• FINANCIAL RISKS – obviously, inflation is one of the biggest financial risks, especially during the negotiation stages.  However, availability of materials, resources, labour can drive up prices unexpectedly.  If you’re working on a project overseas, then it’s vital to understand how the foreign currency will be exchanged and different countries have different tax systems, all of which can impact on the final cost of any project.
  • SOCIAL/POLITICAL RISKS – Depending on where your project is, there are likely to be different regulations to abide by.  Then there is the issue of customs or import restrictions – an issue that may worsen once Brexit has gone ahead.  You’ll need to know how you’re going to dispose of your construction waste - what facilities exist in the area where the project is being undertaken.  If you’re a small construction company operating in your local area, these issues are less likely to cause problems and delays for you.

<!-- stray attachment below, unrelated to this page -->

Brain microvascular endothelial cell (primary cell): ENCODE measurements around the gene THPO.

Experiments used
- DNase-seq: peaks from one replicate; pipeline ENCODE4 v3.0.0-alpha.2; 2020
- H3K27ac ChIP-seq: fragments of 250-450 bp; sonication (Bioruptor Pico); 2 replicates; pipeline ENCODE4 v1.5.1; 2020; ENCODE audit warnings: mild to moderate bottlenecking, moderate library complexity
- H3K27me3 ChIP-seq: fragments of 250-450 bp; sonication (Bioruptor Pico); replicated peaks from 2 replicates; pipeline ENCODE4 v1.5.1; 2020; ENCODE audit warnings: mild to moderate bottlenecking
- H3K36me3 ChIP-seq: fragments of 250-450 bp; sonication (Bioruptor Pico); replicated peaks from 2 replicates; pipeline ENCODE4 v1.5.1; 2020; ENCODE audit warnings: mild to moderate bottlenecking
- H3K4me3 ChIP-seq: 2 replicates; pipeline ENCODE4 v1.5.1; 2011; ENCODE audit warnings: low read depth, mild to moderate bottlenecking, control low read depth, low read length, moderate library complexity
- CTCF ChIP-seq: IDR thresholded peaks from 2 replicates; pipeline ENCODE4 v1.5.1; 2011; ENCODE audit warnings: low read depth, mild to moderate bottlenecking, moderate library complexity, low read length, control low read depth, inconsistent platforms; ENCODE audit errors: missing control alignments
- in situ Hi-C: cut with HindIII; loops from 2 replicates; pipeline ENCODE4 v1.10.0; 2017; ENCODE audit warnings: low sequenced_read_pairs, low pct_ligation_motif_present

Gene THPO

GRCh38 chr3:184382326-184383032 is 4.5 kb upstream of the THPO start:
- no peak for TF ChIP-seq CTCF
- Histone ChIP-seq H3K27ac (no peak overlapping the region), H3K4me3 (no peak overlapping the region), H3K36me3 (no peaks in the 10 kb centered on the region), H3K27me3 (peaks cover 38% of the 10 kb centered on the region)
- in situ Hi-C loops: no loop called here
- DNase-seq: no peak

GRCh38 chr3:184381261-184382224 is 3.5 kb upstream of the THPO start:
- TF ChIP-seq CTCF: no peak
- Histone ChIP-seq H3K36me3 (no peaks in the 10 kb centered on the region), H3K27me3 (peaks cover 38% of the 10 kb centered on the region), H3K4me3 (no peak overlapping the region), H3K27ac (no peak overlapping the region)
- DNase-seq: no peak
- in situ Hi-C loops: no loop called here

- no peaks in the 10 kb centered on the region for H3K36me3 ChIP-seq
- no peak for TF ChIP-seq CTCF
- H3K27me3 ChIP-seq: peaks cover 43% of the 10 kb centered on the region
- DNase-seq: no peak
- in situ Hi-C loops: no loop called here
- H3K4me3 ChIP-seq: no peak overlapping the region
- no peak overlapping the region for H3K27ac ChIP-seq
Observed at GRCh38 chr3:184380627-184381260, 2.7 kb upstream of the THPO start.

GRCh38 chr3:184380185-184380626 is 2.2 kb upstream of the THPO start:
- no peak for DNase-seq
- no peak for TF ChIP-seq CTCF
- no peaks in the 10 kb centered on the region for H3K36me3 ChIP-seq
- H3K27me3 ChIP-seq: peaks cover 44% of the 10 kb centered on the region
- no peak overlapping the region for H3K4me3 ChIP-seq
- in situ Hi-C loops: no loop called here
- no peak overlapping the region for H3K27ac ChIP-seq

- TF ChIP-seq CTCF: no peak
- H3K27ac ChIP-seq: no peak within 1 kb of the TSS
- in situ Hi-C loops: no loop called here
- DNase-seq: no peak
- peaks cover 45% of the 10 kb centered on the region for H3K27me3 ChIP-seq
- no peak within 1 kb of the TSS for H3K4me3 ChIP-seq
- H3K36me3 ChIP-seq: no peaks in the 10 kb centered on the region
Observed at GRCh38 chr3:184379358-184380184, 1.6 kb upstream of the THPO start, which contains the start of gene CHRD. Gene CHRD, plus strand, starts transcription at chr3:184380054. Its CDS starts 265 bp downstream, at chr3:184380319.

• MANAGEMENT RELATED RISKS – one of the most common management related risks is an uncertain productivity of resources.  Before embarking on a project of any type, you need to make sure that your workforce has the correct skills and that their roles and responsibilities are properly defined. 

As Brexit looms ever closer, we’re facing some very uncertain times for businesses in most industries in the UK.  Paying attention to managing the risks involved with construction projects will be more vital than ever before.  The more risks that can be eliminated, the better your business is likely to cope with such an uncertain future.